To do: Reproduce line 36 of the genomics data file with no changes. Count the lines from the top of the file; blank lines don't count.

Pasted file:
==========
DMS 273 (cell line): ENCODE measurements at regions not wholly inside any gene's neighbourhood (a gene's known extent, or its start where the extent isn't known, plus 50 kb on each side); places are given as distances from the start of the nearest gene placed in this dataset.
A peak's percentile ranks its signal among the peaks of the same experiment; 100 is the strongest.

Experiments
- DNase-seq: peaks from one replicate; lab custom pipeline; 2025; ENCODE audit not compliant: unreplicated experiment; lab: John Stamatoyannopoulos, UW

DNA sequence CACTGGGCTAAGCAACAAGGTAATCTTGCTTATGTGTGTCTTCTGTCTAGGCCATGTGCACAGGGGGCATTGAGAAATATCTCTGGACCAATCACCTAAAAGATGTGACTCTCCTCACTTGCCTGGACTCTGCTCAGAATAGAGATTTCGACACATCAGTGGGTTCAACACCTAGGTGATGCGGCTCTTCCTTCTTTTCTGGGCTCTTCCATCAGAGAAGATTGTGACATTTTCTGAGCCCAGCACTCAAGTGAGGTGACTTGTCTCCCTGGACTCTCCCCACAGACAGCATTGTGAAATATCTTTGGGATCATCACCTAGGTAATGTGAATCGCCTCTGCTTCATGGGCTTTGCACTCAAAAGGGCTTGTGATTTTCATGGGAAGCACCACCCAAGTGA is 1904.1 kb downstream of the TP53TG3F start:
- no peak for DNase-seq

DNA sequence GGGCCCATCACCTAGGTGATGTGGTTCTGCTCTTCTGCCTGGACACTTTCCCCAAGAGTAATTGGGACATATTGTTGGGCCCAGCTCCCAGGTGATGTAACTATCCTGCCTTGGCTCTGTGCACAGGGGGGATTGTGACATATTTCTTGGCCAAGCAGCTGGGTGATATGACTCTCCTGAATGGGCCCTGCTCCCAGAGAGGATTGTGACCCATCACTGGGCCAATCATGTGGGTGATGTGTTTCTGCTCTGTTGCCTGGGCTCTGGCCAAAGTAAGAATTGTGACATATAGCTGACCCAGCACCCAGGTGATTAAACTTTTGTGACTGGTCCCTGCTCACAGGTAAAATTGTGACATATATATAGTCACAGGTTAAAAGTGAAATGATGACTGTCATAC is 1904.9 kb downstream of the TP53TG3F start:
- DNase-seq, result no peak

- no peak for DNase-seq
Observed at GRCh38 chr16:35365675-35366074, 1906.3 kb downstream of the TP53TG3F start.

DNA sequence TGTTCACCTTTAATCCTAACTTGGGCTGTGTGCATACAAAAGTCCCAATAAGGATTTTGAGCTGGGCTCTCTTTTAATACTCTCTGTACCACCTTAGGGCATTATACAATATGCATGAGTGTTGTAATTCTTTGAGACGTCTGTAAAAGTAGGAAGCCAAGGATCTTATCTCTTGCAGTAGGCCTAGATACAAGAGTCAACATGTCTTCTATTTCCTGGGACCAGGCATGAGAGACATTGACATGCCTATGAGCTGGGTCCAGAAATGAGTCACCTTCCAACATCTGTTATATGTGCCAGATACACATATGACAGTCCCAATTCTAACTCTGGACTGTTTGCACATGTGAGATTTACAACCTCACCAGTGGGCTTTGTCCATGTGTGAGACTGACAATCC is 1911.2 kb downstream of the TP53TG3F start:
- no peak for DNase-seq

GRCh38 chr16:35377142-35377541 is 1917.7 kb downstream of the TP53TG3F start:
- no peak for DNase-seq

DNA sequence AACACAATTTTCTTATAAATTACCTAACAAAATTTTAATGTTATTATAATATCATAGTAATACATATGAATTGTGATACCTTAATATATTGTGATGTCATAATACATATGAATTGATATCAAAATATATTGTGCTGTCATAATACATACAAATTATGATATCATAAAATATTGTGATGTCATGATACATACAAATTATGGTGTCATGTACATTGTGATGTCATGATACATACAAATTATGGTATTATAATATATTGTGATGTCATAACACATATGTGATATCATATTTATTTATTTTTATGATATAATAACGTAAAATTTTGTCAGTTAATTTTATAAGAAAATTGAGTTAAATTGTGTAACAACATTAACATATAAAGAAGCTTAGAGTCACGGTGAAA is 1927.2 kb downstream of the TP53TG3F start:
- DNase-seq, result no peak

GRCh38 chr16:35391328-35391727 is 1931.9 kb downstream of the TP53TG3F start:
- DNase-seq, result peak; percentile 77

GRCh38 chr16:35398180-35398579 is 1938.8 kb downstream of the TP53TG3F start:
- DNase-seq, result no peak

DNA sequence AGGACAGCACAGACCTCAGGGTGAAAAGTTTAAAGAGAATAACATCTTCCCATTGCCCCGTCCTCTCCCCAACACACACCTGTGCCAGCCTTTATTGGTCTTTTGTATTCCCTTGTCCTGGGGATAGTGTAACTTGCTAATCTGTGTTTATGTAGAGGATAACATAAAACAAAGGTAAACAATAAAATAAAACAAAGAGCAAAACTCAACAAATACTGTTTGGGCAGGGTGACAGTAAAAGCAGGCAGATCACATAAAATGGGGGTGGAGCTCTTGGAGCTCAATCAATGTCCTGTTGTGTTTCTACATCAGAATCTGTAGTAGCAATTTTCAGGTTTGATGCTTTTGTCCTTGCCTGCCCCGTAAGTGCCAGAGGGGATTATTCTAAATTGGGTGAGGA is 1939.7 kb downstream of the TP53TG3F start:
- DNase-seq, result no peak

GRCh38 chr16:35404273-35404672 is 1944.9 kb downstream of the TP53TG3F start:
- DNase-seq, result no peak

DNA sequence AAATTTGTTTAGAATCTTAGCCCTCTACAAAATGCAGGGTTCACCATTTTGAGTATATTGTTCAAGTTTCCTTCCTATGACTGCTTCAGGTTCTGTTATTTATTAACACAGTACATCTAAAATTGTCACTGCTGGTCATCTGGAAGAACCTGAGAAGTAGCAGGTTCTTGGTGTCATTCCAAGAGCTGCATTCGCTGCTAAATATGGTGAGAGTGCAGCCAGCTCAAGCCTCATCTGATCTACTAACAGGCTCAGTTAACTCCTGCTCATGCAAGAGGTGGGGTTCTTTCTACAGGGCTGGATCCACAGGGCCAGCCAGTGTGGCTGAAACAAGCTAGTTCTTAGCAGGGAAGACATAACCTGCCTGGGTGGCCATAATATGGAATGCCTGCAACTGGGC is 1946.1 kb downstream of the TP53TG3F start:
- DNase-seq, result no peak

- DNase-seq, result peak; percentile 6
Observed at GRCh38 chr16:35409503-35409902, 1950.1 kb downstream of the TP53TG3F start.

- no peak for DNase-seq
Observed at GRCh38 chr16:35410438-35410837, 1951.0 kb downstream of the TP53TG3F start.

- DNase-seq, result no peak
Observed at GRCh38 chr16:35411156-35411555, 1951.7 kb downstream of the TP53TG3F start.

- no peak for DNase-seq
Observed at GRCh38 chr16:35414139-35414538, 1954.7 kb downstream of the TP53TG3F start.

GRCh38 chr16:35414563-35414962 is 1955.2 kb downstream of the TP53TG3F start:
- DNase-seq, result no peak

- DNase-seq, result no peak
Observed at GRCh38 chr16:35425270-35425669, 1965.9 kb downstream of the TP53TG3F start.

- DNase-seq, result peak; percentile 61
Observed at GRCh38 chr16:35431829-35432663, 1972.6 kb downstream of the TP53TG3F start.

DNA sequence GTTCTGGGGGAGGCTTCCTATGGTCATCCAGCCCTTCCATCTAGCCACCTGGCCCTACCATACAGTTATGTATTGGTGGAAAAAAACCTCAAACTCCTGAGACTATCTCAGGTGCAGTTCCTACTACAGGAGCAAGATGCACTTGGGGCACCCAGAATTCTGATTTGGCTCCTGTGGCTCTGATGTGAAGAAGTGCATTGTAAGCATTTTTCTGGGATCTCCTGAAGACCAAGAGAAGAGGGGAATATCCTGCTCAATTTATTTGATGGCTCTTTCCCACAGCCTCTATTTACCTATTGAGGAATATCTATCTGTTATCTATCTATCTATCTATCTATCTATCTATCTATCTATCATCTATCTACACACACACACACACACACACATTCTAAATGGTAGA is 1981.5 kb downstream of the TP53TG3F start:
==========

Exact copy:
- DNase-seq, result no peak